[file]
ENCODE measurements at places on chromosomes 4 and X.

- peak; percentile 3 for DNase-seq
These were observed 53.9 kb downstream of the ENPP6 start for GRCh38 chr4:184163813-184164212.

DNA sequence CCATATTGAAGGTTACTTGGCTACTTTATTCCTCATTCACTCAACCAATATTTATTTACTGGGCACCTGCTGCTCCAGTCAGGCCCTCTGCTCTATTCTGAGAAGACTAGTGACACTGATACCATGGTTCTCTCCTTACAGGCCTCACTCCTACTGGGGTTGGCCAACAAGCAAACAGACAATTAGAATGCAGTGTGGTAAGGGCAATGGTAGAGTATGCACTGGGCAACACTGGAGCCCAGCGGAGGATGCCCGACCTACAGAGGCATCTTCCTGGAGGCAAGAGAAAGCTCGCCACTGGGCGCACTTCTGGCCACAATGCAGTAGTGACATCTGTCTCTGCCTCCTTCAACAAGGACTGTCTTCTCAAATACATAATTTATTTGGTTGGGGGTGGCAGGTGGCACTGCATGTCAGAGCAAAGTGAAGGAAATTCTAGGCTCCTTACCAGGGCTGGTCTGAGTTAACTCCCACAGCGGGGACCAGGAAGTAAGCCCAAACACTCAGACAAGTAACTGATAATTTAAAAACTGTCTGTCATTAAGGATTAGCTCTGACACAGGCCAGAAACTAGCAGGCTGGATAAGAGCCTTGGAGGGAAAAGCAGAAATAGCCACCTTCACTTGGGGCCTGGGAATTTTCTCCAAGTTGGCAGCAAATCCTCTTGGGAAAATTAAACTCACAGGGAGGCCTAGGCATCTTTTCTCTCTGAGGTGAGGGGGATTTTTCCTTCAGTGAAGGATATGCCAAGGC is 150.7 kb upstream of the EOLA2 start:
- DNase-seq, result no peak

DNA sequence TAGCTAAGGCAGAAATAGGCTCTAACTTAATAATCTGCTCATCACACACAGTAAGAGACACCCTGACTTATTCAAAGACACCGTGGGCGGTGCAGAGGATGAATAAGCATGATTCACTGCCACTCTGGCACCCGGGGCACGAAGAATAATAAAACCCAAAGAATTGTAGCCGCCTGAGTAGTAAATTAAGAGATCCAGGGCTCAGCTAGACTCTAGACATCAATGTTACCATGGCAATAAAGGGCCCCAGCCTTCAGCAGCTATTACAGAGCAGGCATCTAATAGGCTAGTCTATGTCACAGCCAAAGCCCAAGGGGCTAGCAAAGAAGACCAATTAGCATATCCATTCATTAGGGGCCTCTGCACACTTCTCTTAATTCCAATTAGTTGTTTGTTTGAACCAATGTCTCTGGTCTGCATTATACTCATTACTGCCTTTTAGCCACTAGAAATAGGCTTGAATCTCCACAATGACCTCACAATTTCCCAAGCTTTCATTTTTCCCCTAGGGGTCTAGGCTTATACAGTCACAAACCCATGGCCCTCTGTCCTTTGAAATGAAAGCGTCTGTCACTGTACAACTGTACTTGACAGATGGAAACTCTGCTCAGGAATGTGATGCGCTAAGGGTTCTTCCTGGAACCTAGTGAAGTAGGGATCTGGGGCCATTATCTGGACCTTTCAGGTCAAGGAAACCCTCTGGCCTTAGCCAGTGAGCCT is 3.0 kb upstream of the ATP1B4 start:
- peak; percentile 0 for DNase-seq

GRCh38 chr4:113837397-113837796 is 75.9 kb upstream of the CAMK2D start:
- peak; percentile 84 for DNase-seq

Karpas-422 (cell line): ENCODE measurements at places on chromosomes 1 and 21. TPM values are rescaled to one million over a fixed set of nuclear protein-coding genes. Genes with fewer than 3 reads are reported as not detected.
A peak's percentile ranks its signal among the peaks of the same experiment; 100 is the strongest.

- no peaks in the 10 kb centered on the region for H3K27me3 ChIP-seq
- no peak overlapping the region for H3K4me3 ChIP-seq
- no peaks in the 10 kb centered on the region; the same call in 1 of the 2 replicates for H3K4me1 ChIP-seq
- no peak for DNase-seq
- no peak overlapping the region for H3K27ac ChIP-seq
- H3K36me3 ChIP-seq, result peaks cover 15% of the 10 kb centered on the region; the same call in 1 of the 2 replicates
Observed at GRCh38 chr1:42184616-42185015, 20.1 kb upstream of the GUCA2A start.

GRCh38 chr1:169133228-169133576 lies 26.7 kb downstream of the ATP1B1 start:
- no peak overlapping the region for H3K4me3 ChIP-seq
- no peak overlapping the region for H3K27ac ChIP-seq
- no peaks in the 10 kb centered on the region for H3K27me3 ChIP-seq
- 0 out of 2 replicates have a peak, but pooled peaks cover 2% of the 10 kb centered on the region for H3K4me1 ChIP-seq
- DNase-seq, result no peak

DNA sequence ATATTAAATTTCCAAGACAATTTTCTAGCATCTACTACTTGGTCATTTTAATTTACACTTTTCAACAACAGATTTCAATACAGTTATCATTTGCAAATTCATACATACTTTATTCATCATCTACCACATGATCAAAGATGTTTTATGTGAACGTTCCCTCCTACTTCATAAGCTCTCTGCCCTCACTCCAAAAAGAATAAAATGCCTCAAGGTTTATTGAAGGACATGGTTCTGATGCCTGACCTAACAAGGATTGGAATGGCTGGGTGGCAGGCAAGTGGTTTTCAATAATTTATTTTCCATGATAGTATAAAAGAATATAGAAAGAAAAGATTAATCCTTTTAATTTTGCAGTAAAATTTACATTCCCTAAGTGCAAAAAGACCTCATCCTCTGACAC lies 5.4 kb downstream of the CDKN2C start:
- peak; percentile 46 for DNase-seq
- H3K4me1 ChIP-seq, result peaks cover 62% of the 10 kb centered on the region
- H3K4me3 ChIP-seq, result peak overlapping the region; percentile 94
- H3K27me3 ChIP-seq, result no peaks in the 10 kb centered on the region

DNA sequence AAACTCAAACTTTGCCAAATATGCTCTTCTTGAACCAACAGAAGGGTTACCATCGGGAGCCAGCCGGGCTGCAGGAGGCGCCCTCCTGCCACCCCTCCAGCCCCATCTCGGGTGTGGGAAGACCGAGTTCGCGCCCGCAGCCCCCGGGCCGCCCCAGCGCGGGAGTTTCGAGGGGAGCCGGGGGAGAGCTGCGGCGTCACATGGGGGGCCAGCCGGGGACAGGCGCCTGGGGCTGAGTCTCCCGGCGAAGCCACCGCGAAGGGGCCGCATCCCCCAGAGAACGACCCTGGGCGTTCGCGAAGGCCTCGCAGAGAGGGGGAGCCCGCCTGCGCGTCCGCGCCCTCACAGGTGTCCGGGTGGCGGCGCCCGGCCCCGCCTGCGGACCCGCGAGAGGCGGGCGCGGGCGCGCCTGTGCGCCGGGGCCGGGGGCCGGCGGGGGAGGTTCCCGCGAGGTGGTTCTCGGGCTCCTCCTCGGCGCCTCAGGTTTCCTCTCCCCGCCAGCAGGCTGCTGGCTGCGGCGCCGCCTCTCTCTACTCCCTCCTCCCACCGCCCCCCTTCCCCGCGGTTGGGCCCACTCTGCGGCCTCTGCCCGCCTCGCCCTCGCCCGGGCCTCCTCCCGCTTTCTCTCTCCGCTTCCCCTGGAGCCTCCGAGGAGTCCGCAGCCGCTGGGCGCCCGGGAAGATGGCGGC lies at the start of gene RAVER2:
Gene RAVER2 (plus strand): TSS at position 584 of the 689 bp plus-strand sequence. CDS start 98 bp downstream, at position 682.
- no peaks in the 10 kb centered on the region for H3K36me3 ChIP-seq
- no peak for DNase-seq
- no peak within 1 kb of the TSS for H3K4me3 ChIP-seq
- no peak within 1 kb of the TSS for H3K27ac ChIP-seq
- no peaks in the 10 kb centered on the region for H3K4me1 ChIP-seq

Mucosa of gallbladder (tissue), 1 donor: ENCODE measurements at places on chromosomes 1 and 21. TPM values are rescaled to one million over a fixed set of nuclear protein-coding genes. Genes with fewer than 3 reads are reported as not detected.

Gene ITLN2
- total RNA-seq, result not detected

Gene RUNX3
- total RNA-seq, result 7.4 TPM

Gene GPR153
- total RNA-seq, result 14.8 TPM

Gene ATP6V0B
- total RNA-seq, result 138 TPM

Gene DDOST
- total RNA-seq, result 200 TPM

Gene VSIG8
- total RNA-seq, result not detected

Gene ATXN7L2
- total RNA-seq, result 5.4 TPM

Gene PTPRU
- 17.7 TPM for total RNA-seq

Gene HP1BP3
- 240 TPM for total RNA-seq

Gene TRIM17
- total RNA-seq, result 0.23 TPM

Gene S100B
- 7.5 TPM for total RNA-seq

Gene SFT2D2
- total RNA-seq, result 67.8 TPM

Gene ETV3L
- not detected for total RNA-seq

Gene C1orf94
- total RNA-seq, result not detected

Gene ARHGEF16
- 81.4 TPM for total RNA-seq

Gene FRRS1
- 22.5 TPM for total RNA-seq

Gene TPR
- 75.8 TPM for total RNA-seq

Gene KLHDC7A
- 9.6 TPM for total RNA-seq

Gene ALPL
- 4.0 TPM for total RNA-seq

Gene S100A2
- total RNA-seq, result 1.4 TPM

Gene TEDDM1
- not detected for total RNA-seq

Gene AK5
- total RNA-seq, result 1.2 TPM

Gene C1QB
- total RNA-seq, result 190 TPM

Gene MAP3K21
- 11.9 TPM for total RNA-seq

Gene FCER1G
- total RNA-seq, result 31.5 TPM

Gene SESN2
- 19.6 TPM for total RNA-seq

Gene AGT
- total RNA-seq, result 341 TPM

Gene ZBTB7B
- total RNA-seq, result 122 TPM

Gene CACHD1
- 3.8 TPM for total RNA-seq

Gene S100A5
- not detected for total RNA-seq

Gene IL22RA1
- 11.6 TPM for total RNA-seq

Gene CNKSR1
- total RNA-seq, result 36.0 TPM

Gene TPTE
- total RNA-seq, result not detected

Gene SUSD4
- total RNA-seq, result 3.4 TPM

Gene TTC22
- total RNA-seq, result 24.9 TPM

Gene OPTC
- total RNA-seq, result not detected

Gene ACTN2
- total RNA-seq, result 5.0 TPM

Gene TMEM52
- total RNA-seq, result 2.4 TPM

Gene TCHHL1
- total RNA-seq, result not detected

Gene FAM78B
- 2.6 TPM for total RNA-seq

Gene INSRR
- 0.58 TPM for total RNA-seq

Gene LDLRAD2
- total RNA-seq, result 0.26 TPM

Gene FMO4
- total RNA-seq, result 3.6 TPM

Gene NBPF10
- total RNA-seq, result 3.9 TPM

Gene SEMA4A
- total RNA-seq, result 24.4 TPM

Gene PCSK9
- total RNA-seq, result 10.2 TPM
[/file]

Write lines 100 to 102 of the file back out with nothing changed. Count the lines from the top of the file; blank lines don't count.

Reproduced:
Gene CNKSR1
- total RNA-seq, result 36.0 TPM

Gene TPTE